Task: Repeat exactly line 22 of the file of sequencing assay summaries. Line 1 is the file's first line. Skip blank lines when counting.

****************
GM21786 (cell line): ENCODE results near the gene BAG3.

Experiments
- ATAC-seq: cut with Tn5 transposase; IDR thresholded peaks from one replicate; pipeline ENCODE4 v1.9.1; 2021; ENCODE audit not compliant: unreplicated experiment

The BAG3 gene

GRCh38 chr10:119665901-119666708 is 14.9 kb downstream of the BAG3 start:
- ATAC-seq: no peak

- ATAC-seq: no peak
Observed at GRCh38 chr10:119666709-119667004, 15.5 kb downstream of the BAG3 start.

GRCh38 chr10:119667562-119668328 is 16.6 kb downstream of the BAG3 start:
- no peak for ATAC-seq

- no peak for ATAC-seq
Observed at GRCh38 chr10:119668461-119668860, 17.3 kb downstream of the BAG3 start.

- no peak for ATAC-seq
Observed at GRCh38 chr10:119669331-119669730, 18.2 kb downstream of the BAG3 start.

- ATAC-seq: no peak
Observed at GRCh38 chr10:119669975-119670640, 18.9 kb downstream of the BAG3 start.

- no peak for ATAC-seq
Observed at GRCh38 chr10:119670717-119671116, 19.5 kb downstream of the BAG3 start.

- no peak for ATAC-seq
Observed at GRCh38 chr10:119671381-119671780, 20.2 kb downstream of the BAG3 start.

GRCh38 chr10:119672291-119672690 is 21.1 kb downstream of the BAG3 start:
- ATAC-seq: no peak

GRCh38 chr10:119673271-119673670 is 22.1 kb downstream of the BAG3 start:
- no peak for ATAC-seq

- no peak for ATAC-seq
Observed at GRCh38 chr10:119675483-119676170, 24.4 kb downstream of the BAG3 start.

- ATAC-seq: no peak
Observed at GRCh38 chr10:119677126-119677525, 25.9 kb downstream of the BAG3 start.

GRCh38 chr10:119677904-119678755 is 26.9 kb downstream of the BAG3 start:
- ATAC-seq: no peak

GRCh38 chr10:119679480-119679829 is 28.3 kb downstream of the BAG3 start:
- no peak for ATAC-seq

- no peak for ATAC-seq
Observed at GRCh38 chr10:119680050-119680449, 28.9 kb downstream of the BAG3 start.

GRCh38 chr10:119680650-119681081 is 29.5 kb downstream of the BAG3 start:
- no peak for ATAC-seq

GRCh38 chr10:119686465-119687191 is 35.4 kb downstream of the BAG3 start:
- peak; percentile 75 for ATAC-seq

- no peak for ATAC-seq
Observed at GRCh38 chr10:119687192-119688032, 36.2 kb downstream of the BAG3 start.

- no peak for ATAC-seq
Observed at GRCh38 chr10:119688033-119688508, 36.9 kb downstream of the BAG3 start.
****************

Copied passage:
- ATAC-seq: no peak